• Francis Carter Preserve – West
  • Kings Factory Road, Charlestown, RI
  • Trailhead:  41°25’56.37″N, 71°41’37.11″W
  • Last Time Hiked: March 10, 2018
  • Approximate distance hiked: 3.8 miles
  • Fairly easy.

 

The newest addition of the Francis Carter Preserve, being the western end, acquired in 2014 offers the red blazed Narragansett Loop and River Trail. This part of the preserve is a great example of how nature can reclaim land that was once industrial. This hike starts from the parking area along Kings Factory Road just south of the Pawcatuck River. The red blaze trail meanders east along the rivers edge first passing a fenced in cemetery. The trail soon comes to an area that is sandy and rutted by dirt bikes and ATV’s. Stay to the left here and you will find the next blaze. The aptly named river trail soon runs along the Pawcatuck River once again. The trail here climbs up and down small hills before ascending gently to a large open field. From here it is important to follow the signs. Turning left, follow the red blazed Narragansett Loop. Bear in mind that this a new trail and not as defined as other established trails in the preserve. In time the trail will be well used and well defined. For now keep an eye out for the next sign. The trail continues northward for a bit before turning to the right and joining with the Grassland Trail. Here you will want to stay to the right following what is now both the Narragansett Loop and Grassland Trail to the south. The path soon turns to the left following the southern perimeter of the large meadow. Just before the woods, on the left, there is an informational board about the grasslands. Take a moment to look at it. From here, continue straight into the woods following the yellow blazed trail. Just before the hill, the red blazed Narragansett Loop turns to the right into one of the nicest stretches of trail in Rhode Island. On the left you will find the ruins of on old chimney. The trail winds below a canopy of pines and hemlocks before passing under power lines. Continuing ahead the trail follows and old stone wall before turning to the left, slightly uphill, to some large boulders left behind from the last glacier. The trail soon comes to an old cart path where you turn right continuing to follow the red blazes. The pine trees here are very dense and thick making for a well shaded pine grove. The trail soon comes to a pair a gates. After passing the gate, you will be on a an old asphalt road. The signage here indicates that this section of the Loop Trail is temporary. The road soon comes to an intersection. The roads ahead and to the left are active. Turn right onto another abandoned asphalt road. This was the entrance road of the former industrial complex from yesteryear. The road soon bears to the left and becomes a dirt road. A few hundred feet ahead is the intersection where the River Trail comes to the Narragansett Loop. Turn left here and retrace your steps back to the parking area. Hunting is allowed on this property at times. Be sure to wear blaze orange during hunting season.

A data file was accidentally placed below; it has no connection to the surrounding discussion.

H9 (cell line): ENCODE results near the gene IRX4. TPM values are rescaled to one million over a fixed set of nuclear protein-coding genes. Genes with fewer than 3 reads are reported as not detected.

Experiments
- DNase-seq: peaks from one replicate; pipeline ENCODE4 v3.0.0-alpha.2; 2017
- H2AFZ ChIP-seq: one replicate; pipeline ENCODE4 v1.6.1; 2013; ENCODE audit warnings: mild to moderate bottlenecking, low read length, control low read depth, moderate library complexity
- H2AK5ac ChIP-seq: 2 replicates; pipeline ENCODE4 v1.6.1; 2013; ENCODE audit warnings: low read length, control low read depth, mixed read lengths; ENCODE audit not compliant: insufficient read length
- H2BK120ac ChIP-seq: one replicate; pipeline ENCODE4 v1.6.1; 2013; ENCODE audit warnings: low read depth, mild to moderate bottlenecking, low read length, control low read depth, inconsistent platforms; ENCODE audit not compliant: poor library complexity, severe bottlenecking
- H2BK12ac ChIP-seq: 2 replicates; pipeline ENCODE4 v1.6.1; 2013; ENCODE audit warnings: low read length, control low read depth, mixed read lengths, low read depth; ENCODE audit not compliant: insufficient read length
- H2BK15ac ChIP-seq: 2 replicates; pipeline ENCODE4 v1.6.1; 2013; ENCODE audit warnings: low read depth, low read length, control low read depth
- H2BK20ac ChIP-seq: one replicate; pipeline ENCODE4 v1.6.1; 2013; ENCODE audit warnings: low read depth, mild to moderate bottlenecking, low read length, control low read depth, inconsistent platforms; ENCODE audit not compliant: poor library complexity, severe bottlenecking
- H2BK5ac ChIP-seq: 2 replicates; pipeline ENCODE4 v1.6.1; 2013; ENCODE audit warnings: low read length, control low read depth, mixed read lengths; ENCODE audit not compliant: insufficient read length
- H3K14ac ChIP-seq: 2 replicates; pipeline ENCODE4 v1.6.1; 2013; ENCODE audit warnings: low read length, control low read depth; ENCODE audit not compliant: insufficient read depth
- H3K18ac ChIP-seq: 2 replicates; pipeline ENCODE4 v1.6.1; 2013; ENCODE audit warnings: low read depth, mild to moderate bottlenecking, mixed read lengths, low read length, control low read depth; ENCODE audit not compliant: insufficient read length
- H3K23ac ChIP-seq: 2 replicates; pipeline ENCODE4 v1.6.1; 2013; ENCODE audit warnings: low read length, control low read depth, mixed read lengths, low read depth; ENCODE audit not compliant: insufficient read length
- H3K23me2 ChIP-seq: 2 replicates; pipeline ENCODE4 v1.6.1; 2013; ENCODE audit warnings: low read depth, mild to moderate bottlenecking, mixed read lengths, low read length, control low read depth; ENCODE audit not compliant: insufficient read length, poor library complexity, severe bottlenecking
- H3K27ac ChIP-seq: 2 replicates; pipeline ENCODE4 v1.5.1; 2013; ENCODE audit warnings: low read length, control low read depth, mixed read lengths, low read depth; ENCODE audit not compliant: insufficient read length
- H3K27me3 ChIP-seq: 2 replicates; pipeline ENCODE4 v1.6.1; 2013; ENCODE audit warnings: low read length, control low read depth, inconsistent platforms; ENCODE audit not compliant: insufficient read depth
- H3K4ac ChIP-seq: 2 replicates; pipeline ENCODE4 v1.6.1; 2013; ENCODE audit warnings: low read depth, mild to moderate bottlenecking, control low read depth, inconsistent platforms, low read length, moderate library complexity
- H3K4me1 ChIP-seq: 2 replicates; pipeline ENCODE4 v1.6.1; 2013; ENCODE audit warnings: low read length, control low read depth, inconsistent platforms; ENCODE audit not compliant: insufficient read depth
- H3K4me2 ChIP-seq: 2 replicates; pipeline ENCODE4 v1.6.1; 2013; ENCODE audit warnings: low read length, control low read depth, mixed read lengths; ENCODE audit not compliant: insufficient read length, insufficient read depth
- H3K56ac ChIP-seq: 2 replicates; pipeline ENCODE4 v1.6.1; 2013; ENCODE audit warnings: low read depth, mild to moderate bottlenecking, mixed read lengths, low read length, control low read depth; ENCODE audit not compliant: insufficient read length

Map can be found at: Francis Carter West.

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Along The Narragansett Loop Trail

Mystic Woods – East Greenwich

 

Mystic Woods is a nice little hidden gem. So hidden in fact, that the only indication that the property is open to the public is a small round East Greenwich Land Trust sign on utility pole # 78 at the bend in the road. The trail, out and back and flanked by stone walls, descends into a small valley. The trail crosses the babbling Scrabbletown Brook before coming to a grassy area. The trail then turns to the left and crosses another small brook. The property ends near here and for this hike you should return and retrace your steps. The trail does continue onto property that is not part of Mystic Woods.

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Stone Walls and Tall Trees of Mystic Woods

Noquochoke – Westport

 

Another short, beautiful hike in Westport. The Noquochoke Conservation Area, part of a former Boy Scout camp, offers about three quarters of a mile worth of trails through some truly impressive and tall pine groves. The property includes several stone walls and an operating well from days past. The trails, though not blazed, are well marked with signs at intersections.

 

Map can be found at: Noquochoke.

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Sunlight Through The Tall White Pines